Squirrel Fest Forecast

Squirrel Fest 2: Revenge of the Nuts!!!  Should be a good time this weekend up in Ironton with lots of biking and fun with our fellow riders.  Don’t forget your Vegan nightmare!

If you plan on riding this weekend prepare for more heat and humidity.  Temperatures in the 90s are a given but 100 degree heat will most likely stay southwest of Minnesota.  And heads up campers…thunderstorms may rumble through the area Friday night into Saturday.  With a dome of high pressure just to our south, Minnesota will stay in the storm track with the potential for an isolated, pop-up thunderstorm Saturday and Sunday afternoon.

And, as always, don’t forget the bug repellent. (I sound like my mother)  Our wet spring and hot/dry summer has helped Minnesota’s unofficial state bird, the mosquito, to multiply.  In fact, the first case of West Nile was reported earlier this month in St. Louis County.  Yikes.  Best to not chance it so spray on the stinky stuff.

CycleCast

Friday: Mostly sunny.  A few isolated thunderstorms Friday night. H: mid 80s

Saturday: A pop-up thunderstorm.  Most trails stay dry. Hot. H: near 90°

Sunday: An isolated afternoon thunderstorm. Hot and humid. H: near 90°

Monday: Sticky with dewpoints near 70°. Sunny and hot. H: lower 90s

Tuesday: Afternoon thunderstorms. H: near 90°

Table courtesy NWS Twin Cities

Tuesday’s high of 83° ended the consecutive streak of days at or above 85° in the Twin Cities.  The area had 21 days of 85°+ temperatures which is second to 23 days back in 1941.  Not bad.  You also notice from the table below that the 5 days we spent at or above 95 degrees is good enough for fourth place.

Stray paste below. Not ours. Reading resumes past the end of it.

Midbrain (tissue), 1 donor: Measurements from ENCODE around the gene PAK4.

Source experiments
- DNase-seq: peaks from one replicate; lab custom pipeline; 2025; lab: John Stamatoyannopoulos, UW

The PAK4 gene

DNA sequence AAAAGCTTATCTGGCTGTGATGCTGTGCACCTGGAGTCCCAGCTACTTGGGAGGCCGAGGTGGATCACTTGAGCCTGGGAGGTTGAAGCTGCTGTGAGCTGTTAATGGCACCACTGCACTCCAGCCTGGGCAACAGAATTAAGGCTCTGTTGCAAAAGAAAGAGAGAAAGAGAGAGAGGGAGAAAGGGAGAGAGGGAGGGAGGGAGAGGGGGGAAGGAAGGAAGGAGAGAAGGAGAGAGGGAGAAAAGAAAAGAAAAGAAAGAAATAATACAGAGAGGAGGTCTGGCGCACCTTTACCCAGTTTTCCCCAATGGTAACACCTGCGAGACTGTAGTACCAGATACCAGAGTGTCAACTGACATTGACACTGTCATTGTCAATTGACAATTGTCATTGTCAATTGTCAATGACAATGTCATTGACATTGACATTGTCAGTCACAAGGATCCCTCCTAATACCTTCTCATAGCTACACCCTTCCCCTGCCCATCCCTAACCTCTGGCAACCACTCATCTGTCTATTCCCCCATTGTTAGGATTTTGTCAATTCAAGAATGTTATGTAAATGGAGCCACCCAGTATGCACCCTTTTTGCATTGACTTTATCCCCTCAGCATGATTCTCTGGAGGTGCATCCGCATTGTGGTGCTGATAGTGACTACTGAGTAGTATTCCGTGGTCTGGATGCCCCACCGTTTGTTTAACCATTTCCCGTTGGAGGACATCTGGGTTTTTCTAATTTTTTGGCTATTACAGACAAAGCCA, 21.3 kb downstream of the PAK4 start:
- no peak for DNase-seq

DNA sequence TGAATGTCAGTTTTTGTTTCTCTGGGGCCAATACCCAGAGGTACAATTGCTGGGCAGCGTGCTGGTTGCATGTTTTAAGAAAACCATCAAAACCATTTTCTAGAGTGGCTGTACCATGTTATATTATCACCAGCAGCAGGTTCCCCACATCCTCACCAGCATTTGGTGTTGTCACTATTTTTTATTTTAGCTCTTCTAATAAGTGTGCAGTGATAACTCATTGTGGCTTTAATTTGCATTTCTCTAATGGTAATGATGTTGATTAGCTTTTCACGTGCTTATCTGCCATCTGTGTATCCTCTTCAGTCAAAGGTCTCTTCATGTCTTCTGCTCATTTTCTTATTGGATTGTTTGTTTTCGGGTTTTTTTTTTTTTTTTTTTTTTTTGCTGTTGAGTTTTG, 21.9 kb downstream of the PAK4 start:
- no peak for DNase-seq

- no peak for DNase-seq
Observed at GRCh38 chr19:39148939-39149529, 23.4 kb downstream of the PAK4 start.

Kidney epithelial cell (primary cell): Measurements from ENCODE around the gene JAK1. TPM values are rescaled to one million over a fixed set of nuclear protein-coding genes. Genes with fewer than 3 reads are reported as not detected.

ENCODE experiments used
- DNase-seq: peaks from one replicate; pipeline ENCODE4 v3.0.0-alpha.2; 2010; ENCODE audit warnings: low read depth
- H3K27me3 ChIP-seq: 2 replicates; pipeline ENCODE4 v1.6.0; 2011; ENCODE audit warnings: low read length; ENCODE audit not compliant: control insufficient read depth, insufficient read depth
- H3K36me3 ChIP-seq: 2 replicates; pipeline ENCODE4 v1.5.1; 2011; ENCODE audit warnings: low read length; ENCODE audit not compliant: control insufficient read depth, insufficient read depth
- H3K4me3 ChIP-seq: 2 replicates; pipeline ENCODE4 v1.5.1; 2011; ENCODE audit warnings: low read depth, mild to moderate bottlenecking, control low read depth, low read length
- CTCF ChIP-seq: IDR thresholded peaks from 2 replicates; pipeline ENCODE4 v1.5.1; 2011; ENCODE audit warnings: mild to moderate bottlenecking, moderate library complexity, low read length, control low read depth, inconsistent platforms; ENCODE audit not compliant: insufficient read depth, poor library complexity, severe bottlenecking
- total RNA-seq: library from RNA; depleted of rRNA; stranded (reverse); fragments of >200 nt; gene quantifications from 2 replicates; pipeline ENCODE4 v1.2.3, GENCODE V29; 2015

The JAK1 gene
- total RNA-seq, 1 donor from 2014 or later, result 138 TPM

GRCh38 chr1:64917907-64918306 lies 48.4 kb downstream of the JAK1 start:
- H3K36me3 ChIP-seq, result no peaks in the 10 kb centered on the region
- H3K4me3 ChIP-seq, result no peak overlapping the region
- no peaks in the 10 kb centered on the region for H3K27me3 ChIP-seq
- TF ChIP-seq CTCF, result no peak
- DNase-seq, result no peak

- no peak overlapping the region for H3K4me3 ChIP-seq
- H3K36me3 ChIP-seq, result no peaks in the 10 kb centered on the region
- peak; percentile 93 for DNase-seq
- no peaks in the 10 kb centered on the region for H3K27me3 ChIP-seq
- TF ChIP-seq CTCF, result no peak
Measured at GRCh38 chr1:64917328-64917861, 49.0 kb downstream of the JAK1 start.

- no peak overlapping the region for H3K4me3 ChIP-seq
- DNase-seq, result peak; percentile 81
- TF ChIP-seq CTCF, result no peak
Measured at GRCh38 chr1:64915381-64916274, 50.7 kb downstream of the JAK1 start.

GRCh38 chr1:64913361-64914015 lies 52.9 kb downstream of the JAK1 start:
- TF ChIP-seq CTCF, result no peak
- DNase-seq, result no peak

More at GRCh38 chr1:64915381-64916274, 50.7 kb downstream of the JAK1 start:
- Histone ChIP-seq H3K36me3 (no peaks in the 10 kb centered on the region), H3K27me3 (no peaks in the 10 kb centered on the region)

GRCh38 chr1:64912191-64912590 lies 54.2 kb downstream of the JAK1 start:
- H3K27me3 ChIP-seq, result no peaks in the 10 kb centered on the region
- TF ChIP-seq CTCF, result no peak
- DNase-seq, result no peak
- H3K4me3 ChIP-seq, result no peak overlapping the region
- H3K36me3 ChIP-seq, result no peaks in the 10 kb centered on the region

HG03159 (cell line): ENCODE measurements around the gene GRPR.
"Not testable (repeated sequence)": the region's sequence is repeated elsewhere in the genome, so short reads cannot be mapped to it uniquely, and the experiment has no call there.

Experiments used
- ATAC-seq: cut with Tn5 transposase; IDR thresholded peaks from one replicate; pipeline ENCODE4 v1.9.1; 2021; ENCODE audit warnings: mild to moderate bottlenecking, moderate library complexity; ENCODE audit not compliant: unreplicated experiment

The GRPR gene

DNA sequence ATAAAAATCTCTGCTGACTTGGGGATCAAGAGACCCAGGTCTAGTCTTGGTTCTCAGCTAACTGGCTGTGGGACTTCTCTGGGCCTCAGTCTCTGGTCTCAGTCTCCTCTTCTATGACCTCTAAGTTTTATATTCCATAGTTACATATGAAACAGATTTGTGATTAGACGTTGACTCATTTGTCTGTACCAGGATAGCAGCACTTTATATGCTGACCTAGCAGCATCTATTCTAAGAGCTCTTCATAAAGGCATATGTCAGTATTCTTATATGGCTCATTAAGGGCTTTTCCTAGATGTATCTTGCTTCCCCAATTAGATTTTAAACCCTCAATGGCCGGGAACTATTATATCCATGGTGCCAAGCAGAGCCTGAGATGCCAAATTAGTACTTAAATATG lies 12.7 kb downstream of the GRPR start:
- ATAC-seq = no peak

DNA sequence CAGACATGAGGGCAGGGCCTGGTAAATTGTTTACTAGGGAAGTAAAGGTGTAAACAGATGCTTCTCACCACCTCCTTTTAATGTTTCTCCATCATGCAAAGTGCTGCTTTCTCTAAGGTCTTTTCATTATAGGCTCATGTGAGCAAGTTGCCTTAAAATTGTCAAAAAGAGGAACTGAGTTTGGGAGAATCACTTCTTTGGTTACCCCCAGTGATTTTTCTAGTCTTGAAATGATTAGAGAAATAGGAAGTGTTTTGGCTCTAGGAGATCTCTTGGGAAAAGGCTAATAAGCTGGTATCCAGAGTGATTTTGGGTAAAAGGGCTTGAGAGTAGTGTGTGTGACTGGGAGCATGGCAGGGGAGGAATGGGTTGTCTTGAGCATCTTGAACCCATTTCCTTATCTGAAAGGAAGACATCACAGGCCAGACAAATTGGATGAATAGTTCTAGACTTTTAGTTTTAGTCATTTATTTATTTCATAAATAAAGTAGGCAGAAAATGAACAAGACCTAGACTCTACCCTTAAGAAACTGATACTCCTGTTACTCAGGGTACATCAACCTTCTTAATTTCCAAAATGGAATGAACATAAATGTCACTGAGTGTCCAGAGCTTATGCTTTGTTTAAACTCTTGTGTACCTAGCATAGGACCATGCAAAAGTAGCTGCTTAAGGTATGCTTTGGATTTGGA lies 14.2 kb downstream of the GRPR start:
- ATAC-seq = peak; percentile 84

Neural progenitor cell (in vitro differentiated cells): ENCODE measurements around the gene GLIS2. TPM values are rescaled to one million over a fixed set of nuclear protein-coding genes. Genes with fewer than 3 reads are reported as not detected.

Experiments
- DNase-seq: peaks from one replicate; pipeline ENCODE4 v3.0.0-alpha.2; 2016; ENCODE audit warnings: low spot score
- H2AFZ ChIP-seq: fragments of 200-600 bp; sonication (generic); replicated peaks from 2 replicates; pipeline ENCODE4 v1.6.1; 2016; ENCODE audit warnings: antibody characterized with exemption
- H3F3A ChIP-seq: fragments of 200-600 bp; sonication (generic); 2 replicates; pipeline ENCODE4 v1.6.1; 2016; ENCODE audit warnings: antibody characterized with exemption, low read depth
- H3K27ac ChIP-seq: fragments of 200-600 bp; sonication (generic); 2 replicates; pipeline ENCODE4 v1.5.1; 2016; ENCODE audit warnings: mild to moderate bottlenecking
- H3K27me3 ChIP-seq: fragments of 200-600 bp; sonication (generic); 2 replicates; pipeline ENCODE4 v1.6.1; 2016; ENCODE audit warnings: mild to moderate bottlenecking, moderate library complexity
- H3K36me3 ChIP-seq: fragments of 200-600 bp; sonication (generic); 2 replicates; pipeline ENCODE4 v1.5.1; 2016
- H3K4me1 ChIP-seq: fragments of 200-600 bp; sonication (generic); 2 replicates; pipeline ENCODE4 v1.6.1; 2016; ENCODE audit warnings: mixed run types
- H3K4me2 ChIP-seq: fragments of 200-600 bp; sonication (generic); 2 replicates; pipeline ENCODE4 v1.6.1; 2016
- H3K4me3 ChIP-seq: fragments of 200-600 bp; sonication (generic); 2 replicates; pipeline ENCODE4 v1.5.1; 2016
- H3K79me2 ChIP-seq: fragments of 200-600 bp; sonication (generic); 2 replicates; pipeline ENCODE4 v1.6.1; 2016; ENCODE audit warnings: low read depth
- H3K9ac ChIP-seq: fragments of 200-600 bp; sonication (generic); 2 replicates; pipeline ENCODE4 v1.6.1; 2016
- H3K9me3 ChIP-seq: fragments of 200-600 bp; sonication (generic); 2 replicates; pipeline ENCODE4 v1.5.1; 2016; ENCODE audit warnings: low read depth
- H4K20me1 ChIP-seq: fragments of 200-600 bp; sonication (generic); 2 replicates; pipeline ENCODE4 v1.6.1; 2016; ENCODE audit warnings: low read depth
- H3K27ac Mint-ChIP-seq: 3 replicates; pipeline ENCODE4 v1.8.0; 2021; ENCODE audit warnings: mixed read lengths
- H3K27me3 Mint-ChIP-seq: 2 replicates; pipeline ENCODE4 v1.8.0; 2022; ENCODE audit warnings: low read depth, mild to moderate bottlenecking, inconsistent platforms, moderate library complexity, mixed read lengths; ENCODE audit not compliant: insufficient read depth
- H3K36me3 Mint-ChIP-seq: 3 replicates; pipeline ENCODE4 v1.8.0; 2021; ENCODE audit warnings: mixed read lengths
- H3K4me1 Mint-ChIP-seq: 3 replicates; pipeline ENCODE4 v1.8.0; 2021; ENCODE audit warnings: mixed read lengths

Table courtesy of NWS Twin Cities

Like many Midwest cities, July temperatures in Minneapolis have been running above the average.  If this pattern keeps up we could end up having one of the warmest Julys on record.

Sporadic storm have developed over Minnesota without leaving any widespread significant rain.  Isolated rains combined with the recent heat have helped to expand the drought across the state.

Not everyone is hurting for rain.  Since the flooding rains inundated Duluth last month the area has obviously experienced a surplus since April.

Northwestern MN has been left high and dry.  This is due to a dry Fall, almost snow-less winter and now a hot/dry summer.  Severe drought conditions are now popping up with 53% of the state’s topsoil moisture being very short.

Still, Minnesota is better off than some other states.  Drought conditions have been expanding across the central U.S., especially in states like Indiana.  Just check out the brown areas on this NASA Terra satellite image showing below normal plant growth.  In comparison, southwestern Minnesota is green indicating healthy plant growth.

Image courtesy NASA Earth Observatory.

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